Page count: 464 pages
Time taken: 6 hours (I spent a lot of time looking up stations)
Artyom is a young man living in VNDKh, the northernmost inhabited station in Moscow’s metro system. The past few weeks have seen terrifying new creatures, “dark ones”, invading down the lines from the irradiated and lethal outside world, and Artyom finds himself on a mission to warn the near-mythical Polis of this new and lethal threat. On the way, he meets a motley collection of people who variously help and hinder him, and uncovers secrets of a world he barely remembers. Can he save the Metro, or is the presumed last bastion of humanity doomed to die in the dark?
This is a classic post-apocalyptic piece of fiction, which if the writer were British I would say owed much to John Wyndham’s legacy. Given that he’s Russian though, I have no idea what his influences were. The action mainly takes place within the confines of the Moscow metro system – there are handy maps at the front and back of the book for readers without familiarity, although I still found it difficult to work out where the action was actually taking place because the names are all long and I have very little familiarity with Russian.
The pacing is superb, which really adds to the race-against-time theme, and Artyom’s journey, both physical and spiritual, is a really good variant of the hero’s quest. I enjoyed the slow reveal of what happened to the world above, and I loved the various different social structures which exist in various different stations – the ideologies and how they interact are really well thought through and investigated. I’m not a huge dystopia fan, but I enjoyed this one a lot, and the black Russian humour that seeps in is very welcome. There’s also a surprising amount of Pilgrim’s Progress style allegory, which breaks up the dark and claustrophobic imagery of the action sequences, and the nature of humanity is thoroughly explored.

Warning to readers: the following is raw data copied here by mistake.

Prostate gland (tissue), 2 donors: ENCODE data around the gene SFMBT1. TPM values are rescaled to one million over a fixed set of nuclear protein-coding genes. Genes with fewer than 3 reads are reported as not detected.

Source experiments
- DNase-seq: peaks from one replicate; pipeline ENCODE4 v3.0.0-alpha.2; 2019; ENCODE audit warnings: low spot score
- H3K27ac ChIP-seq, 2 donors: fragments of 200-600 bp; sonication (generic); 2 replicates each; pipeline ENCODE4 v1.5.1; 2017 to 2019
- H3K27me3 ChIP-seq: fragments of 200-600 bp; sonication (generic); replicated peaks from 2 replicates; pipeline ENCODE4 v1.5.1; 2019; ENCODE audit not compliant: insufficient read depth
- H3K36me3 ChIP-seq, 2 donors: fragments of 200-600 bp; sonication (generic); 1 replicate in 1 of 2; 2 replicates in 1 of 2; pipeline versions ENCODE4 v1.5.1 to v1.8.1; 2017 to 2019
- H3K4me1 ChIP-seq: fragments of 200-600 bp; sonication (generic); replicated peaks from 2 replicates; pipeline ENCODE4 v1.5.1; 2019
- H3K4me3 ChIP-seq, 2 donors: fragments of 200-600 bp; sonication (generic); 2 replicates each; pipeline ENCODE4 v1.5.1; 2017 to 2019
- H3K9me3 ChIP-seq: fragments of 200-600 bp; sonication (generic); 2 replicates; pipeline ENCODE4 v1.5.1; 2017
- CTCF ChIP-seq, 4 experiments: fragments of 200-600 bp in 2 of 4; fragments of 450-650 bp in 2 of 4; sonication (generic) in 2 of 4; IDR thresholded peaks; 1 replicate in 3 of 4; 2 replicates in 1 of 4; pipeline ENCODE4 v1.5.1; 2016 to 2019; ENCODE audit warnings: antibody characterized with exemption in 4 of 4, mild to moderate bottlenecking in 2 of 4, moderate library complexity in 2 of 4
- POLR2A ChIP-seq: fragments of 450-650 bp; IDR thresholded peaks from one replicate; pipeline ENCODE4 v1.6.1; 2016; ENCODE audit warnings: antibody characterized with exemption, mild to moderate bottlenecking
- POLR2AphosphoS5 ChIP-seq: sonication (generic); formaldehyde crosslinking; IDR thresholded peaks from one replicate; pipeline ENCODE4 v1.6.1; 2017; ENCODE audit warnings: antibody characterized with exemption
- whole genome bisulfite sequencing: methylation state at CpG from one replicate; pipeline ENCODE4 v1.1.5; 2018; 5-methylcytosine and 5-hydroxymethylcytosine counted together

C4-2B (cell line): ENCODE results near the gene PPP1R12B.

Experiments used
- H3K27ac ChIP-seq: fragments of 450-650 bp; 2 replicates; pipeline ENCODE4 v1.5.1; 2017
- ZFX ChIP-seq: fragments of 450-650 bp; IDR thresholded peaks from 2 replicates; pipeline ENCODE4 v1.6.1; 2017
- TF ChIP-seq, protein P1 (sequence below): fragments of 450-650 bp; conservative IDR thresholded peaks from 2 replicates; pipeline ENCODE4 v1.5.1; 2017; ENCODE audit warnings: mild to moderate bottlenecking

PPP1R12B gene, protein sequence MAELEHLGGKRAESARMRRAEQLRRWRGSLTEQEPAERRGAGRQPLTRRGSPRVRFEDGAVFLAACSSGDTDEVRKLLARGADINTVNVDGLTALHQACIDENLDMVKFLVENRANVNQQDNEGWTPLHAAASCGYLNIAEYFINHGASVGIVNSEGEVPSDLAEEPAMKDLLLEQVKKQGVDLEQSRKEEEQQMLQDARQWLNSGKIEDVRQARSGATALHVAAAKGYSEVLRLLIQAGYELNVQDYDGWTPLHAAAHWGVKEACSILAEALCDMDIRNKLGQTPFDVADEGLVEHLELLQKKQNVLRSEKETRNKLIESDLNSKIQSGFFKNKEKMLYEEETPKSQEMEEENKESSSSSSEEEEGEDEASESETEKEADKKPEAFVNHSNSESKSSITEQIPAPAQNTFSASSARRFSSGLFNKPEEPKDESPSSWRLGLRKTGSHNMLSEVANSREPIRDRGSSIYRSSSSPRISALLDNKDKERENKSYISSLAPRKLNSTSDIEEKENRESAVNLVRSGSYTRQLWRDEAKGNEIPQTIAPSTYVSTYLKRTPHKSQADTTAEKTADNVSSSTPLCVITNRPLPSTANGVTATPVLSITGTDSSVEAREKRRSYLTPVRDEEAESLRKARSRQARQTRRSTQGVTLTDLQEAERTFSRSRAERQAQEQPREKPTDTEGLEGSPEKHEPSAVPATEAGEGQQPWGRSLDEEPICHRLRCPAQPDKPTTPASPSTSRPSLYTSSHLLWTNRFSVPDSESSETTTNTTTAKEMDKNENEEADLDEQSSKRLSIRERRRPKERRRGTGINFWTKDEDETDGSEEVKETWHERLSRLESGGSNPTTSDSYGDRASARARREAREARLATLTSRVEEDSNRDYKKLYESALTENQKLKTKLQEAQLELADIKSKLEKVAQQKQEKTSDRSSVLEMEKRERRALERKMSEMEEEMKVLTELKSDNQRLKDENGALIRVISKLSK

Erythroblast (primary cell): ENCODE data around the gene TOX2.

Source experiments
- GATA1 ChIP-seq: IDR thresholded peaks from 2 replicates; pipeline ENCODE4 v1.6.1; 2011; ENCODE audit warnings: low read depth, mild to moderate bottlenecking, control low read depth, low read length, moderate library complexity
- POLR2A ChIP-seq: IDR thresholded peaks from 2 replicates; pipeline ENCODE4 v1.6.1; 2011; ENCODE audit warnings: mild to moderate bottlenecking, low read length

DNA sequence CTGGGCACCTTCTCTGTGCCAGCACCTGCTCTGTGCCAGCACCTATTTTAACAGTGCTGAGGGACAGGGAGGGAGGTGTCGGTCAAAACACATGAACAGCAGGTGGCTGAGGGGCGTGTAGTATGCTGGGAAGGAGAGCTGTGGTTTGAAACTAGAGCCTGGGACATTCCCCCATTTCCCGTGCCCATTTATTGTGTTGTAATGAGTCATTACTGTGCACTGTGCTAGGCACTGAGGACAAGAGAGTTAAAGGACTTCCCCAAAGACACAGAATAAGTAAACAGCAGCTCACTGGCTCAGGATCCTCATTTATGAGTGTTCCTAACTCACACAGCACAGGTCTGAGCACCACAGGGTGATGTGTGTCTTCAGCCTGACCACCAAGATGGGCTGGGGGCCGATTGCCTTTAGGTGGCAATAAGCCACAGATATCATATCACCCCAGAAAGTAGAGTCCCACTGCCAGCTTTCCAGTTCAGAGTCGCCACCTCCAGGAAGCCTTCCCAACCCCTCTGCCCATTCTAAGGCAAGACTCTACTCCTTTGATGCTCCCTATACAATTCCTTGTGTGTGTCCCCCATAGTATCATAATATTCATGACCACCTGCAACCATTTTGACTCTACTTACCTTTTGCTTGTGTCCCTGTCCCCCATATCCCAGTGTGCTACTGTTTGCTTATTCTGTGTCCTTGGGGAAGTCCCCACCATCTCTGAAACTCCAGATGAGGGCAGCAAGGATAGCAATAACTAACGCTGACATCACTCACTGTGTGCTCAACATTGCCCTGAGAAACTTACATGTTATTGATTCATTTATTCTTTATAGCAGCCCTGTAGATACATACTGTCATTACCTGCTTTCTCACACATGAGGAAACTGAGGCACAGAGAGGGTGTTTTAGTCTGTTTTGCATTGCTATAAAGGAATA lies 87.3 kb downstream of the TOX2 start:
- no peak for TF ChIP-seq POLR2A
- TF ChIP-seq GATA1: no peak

I have two criticisms of the book: firstly, very few female characters at all, the plight of women in this world being almost entirely ignored, which for my money makes it a much less in-depth thought experiment than it otherwise aspires to be. And secondly, there is no way that radiation alone could account for all of the mutants in the time stated since the nuclear apocalypse – one generation is not enough time for such vast speciation. There are hints in the book that more esoteric weapons were used than just nukes and explosives, but no-one really talks about it, which annoyed me because I like a certain amount of accuracy in my science fiction. That being said, this is a really good read, and deserves to be on everyone’s post-apocalyptic depressing dystopias reading list.
4 out of 5: a classic example of the genre, pity about the sexism.
There is a computer game based on the novel, which I own but have not yet got round to playing, and I'll link to that review when it's done. I'm curious to see how it compares, I'm pretty excited about the ways that games can reinterpret extant worlds.